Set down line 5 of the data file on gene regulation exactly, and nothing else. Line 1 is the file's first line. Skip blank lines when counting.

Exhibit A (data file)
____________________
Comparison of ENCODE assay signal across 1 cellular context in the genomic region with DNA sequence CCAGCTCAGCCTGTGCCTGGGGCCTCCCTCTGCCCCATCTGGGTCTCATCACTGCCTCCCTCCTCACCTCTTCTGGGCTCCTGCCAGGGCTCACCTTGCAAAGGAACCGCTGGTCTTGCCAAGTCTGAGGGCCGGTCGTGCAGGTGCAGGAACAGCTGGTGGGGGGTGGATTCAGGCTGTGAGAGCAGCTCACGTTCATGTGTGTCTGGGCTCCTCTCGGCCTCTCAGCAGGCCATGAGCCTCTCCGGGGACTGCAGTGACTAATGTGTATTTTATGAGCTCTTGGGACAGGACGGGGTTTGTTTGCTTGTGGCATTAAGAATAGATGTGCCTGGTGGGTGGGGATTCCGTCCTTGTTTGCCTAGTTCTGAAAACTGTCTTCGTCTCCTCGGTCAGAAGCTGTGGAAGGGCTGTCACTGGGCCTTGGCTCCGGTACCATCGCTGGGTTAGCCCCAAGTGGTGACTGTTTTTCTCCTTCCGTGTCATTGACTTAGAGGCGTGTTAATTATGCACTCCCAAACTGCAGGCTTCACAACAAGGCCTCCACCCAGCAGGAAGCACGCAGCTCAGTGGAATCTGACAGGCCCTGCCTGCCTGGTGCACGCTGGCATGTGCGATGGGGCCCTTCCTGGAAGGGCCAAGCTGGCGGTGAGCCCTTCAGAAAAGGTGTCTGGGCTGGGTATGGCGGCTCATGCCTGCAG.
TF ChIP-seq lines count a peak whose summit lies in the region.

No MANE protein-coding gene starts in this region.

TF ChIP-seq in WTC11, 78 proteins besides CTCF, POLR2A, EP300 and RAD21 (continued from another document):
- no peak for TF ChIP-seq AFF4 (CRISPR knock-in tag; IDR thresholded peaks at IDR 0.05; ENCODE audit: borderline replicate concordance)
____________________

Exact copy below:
- no peak for TF ChIP-seq AFF4 (CRISPR knock-in tag; IDR thresholded peaks at IDR 0.05; ENCODE audit: borderline replicate concordance)